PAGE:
From mythical creatures to underwater waterfalls, the oceans are full of extremes. Let’s take a look at a few examples
Majestic, beautiful, and yet, terrifying. The world’s oceans cover the majority of our planet’s surface; however, we have only managed to explore around five percent of what they hide. Here are some surprising facts about the world’s oceans.
Giant squid does exist
Often depicted in old sailors’ stories and frightening fairy tales for children, the giant octopus was always considered a mere legend. However, in 2004, Japanese researchers took first images of a live giant squid in its natural habitat, finally proving its existence. Since then, many other recordings and studies have been published and we finally know a little more about these mysterious cephalopods.
Unlike the picture literature and legends have painted about this creature, the giant squid isn’t the cruel beast that spends its time fighting sperm whales or sinking ships.
In fact, they usually end up as said sperm whales’ prey. However, their dimensions are extraordinary, and there is no wonder why sailors speak of them with respect. A female giant squid can reach a length of 13 meters while males are slightly shorter, with 10 meters on average.
Underwater lakes, rivers, and even waterfalls
The universe under water is actually very similar to the one on the surface, with only two differences — there is water everywhere, and everything is simply many times bigger. There are huge mountains, cliffs, volcanoes, but even lakes and rivers that can flow for thousands of kilometers. These water masses appear as seawater makes its way through layers of salt, which makes it denser and separate from the surrounding waters.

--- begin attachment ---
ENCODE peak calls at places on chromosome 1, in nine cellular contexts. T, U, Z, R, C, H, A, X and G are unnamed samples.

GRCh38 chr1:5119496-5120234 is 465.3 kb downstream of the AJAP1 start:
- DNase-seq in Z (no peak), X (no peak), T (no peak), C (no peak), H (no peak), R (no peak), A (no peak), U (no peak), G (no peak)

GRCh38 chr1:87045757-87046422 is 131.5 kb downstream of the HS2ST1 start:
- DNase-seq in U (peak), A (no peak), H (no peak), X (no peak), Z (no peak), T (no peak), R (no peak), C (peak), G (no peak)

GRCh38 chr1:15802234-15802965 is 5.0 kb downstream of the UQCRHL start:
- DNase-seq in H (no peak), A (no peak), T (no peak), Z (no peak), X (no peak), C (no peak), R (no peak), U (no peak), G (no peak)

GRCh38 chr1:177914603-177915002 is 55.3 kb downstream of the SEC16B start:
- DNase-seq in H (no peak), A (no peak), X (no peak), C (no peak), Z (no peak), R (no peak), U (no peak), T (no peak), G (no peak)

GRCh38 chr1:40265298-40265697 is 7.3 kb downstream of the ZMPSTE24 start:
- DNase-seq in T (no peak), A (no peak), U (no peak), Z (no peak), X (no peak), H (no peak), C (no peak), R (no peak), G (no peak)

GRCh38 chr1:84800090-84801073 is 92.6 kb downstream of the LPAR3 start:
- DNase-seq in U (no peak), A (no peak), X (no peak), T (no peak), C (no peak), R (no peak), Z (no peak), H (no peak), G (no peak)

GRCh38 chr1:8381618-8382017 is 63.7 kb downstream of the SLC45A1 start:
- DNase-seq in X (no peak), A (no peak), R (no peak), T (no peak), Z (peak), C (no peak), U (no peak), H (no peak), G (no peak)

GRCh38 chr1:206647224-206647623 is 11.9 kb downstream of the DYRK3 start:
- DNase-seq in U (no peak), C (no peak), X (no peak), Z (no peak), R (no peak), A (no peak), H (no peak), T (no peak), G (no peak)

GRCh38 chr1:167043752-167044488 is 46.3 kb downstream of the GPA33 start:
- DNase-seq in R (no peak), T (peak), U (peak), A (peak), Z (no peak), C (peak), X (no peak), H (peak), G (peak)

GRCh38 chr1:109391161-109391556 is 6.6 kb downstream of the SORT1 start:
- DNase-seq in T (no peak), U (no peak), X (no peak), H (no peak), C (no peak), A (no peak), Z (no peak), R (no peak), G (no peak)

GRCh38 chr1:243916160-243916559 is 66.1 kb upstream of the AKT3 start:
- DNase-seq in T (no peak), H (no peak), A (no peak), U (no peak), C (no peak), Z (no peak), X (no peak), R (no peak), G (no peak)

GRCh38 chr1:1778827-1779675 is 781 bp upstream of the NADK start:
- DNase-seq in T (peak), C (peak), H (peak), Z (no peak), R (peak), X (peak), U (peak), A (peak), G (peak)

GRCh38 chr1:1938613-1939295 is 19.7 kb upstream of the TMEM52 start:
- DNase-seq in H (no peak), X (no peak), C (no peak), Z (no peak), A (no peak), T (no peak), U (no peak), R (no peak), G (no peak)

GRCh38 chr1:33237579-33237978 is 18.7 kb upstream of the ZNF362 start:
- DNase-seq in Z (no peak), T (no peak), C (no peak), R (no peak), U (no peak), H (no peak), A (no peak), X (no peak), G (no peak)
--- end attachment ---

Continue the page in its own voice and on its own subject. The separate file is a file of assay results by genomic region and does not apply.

Similarly, oceans can even have their own waterfalls, such as the Denmark Strait cataract located between Iceland and Greenland. This world’s highest underwater waterfall has water falling for more than 3,500 meters and is formed because of a difference in temperature — the eastern side is much colder than the western.
There is a place called White Shark Café
The life of the infamous great white sharks is still covered in mysteries. The solitary creatures spend their lives migrating all around the world’s oceans without the intention to disclose anything intimate. But in 2002, scientists managed to find out that sharks, like many humans, have their commonplace for winter vacation. Often dubbed as White Shark Café, the Colorado-sized area lies between Baja California and Hawaii offers refuge to countless sharks each year.
There are more artifacts in the ocean than in all museums combined
Sailing on the world’s seas and oceans always bore a significant mark of danger, and rightfully so. It is estimated that over three million shipwrecks have found their last resting place on the bottom of the sea. The majority of the ships carried countless treasures and artifacts. Together, it would outnumber all objects gathered in the world’s museums.
Corals can produce sunscreen
But oceans are not only an epitome of extremes and danger. It is also a place of constant development and improvement. For instance, Australia’s Great Barrier Reef is home to the largest colony of corals in the world; which has a considerable impact on the environment. And apart from giving a home to various examples of marine life, the symbiotic partnership of algae and plants prides itself with other unique features.
Recently, researchers have discovered that corals can also produce natural sunscreen compounds to protect themselves — as well as the fish that feed on them — from ultraviolet light.
Fishing in the Mariana Trench
Stretching to the depth of almost eleven kilometers, the Mariana Trench is considered the deepest hole in the whole world. With a lack of sunlight and a tremendous level of water pressure, the area here is more than hostile to the majority of beings.
However, there is a species that has taken advantage of the conditions and even managed to become the main predator of the area — Mariana Snailfish. This pale, tadpole-like creature isn’t afraid of the dark emptiness and was once captured at a depth of 7,966 meters below the sea level, which made the event the deepest act of fishing ever recorded.